Mark Weintraub
Analyst at Seaport Research Partners

Okay. Thank you. And then, lastly, you mentioned the packaging demand looking good into the second quarter, can you update us on what you are looking for in the first part of August -- sorry, April?

Thomas A. Hassfurther
Executive Vice President - Corrugated Products at Packaging Co. of America

Yeah, from -- so far in April, we are up 3.5% over and so, keep in mind though that last April, we were up 12%. So, this is a big, big jump on top of last April. So demand still remains very good.

Mark Weintraub
Analyst at Seaport Research Partners

I appreciate all the color, thank you.

Operator

We have your next question from the line of Phil Ng from Jefferies. Your line is open. Phil Ng, your line is open.

Your next question is from the line of Anthony Pettinari from Citigroup. Your line is open.

Anthony Pettinari
Analyst at Smith Barney Citigroup

Good morning.

Mark W. Kowlzan
Chairman and Chief Executive Officer at Packaging Co. of America

Good morning, Anthony.

Anthony Pettinari
Analyst at Smith Barney Citigroup

Can you maybe talk a little bit more about inventory levels in terms of where you are versus where you'd like to be and maybe potential timeline for getting there. And then, given the supply chain constraints, I mean, do you think just structurally you might hold a higher level of inventory than in the pre-pandemic period? And then, I guess, finally, anything that your customers have said about their inventories that's maybe worsened or gotten better or any kind of read from them?

Mark W. Kowlzan
Chairman and Chief Executive Officer at Packaging Co. of America

As we called out, we are still below where we would want to be. We are still below our historical target levels and a lot of it obviously has to do with the pandemic-related supply chain, transportation matters. And so, we are into the heavy shutdown periods of a year as we come out of that. Things generally improve. But I think also part of your question, we would anticipate for the time being trying to hold a higher level than we had historically hold prior to the pandemic. But again with this volume continuing to grow with the rate it's growing and logistics, supply chain issues, railroad trucking doing what they've been doing, it's very difficult to build to the necessary inventory levels.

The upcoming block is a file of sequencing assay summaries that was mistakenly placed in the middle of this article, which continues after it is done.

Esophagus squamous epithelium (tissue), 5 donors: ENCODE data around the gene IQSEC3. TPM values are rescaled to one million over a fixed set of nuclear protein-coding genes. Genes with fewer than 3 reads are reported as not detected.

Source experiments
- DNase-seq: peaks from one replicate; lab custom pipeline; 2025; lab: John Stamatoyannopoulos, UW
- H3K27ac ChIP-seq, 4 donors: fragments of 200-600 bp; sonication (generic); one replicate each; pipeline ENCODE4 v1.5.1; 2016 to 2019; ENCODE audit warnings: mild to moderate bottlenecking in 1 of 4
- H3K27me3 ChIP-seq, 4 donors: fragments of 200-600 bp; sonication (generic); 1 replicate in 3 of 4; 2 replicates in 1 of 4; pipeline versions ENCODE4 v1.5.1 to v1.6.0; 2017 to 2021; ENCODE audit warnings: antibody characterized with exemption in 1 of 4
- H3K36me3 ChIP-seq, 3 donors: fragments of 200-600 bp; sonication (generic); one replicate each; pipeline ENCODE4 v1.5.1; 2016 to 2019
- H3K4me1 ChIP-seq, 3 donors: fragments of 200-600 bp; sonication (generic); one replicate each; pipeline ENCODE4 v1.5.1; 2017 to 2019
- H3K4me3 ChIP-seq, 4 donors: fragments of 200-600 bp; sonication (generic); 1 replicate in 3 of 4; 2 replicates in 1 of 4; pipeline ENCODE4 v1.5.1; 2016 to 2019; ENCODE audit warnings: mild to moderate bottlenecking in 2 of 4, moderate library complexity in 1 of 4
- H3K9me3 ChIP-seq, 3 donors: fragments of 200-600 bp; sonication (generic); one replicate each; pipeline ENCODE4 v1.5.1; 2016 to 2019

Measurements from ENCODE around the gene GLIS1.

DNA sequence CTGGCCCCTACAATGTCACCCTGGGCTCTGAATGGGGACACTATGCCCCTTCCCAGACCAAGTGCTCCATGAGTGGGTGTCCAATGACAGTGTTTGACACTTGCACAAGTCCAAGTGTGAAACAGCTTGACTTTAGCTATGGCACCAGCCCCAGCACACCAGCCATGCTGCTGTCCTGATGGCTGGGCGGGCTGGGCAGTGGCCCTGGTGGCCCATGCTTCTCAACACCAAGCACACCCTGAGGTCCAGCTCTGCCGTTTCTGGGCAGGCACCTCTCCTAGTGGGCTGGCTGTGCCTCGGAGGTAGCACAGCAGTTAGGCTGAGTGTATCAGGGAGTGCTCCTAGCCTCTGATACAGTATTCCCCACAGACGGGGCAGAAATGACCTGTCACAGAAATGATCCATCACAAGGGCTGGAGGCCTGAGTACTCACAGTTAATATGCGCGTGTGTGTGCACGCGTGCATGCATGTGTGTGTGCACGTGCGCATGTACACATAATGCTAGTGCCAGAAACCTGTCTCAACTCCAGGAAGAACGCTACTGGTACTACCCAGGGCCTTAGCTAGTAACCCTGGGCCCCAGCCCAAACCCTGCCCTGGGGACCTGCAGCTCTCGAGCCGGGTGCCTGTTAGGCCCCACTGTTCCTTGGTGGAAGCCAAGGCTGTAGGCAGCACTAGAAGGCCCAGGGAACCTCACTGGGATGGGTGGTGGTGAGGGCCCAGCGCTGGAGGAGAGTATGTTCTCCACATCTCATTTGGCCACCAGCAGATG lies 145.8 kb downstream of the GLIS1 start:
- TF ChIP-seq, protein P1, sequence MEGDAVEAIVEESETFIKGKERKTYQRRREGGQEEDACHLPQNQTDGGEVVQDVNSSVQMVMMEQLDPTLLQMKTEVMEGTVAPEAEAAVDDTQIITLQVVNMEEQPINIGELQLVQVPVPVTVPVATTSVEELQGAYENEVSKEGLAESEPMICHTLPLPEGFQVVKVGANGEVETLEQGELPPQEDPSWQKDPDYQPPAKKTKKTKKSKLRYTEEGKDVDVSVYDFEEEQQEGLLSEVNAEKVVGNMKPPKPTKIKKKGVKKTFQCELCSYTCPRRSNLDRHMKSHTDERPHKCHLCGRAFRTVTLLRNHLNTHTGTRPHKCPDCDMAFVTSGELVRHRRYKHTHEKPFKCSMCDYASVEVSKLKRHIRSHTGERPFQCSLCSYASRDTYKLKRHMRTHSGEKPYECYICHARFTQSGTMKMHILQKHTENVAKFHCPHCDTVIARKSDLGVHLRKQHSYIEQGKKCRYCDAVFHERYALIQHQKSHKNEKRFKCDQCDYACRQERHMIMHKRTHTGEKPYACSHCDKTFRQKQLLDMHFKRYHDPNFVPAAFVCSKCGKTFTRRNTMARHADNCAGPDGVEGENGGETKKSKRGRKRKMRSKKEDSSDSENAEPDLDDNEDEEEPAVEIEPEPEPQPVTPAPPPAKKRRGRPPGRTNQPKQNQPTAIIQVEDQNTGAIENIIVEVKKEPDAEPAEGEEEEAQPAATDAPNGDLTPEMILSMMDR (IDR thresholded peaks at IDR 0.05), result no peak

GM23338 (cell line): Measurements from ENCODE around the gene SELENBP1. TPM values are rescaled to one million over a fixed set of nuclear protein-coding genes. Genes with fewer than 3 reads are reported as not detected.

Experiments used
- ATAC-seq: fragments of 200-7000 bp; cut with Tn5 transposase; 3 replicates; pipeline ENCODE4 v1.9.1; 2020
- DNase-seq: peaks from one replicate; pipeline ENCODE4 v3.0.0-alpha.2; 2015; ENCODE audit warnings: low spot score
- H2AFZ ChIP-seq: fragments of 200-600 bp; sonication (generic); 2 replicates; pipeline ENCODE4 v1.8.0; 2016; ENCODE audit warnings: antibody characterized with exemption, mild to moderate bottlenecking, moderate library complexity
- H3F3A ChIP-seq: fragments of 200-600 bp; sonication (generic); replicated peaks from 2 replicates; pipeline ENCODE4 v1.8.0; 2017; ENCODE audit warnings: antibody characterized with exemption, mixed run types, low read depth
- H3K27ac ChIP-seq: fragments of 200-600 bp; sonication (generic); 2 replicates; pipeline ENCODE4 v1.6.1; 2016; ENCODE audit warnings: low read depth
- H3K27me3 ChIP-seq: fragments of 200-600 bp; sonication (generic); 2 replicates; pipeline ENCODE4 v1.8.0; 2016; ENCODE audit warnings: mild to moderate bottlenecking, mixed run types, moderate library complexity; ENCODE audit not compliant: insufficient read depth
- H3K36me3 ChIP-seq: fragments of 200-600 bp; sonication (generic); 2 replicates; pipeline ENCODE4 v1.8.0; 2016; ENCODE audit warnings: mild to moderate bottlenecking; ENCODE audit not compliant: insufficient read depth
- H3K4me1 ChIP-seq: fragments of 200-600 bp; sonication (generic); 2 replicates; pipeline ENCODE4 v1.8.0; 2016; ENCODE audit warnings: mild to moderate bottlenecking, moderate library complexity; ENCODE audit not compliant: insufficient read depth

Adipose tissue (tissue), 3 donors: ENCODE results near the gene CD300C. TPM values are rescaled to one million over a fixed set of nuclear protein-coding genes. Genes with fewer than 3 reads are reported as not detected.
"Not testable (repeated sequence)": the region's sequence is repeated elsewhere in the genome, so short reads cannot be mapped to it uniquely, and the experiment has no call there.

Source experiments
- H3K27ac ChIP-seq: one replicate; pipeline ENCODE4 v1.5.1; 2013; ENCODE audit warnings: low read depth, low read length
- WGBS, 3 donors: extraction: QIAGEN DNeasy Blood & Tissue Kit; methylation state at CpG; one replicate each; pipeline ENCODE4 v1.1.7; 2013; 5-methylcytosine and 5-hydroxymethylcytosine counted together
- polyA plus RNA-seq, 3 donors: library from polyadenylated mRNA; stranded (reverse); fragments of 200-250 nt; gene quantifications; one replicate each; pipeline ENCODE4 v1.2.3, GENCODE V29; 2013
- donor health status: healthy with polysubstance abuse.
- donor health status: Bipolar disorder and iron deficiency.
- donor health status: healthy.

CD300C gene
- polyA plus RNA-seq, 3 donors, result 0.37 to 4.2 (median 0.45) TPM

Anthony Pettinari
Analyst at Smith Barney Citigroup

Okay. That's helpful. And then, just on the very strong demand that you've seen, is there any finer point you'd put on customer groups or end-markets that are seeing, especially stronger demand or maybe some demand that's softening a little bit? And then just broadly, I mean, are your local accounts, are they maybe outperforming national accounts or just any color you can give on what has been extremely strong demand, it seems like it's continuing into April.

Thomas A. Hassfurther
Executive Vice President - Corrugated Products at Packaging Co. of America

Anthony, this is Tom. I'll handle the demand piece. Demand is, as I said, is very strong, I think representative of that strength is, if you just look at our top 50 accounts in the first quarter, they were up 7% on average, now that includes some that were up double-digits, that includes some that were down slightly, but depending on the business that they are in. But if you just look kind of broadly across just, like I said, those 50 accounts, you see that they are in lots of different businesses and demand remains very strong across all of those businesses.

Relative to local versus national, I mean, you've got the puts and the takes as I just talked about, but generally speaking, I think that the larger accounts have a little bit more of an ability to work through some of the issues that are going on. Perhaps, more so than some of the smaller accounts, but again, it's -- everybody says that can grow a lot more than what they are currently able to grow. They are just held up by all these supply chain issues primarily and the labor issues that we've talked about in the past.

Anthony Pettinari
Analyst at Smith Barney Citigroup

Okay. That's great color. I'll turn it over.

Mark W. Kowlzan
Chairman and Chief Executive Officer at Packaging Co. of America

Thank you. Next question, please?

Operator

We have your next question from Cleve Rueckert from UBS. Your line is open.

Cleve Rueckert
Analyst at UBS Group

Great. Thanks everybody for taking my questions. Good morning.

Mark W. Kowlzan
Chairman and Chief Executive Officer at Packaging Co. of America

Good morning.

Cleve Rueckert
Analyst at UBS Group

I don't want to beat a dead horse, but just a follow-up quickly on demand. I mean, PCA has done, I mean, frankly very impressive job of taking market share in this business over the last 12 to 18 months, call it. Do you have a sense of, whether the growth you are seeing is like end demand market growth or are you just continuing to execute well and take market share?

Mark W. Kowlzan
Chairman and Chief Executive Officer at Packaging Co. of America

Well, I would say, I would say that, our long-term strategy and I just mentioned it in the commentary too, is to really spend a lot of time making sure we align with the right kind of customers. And we've been doing that for decades. So, most -- the great majority of our growth comes from our existing accounts and their ability to grow and our ability to help them growing whatever way we possibly can. So, that's the majority of where PCA's growth comes from. And we've demonstrated that not just in the recent past but certainly over the long term.

Cleve Rueckert
Analyst at UBS Group

Okay. That's clear. And then, just a couple of quick follow-ups. First, I want to follow-up on John's question about freight and trucking. We are seeing the same things about spot pricing, but we've also heard the -- some of the logistics is moving out of the spot market and into the contract market. I'd just be curious if you are changing your strategy at all, especially as it relates to the trucking market?

Mark W. Kowlzan
Chairman and Chief Executive Officer at Packaging Co. of America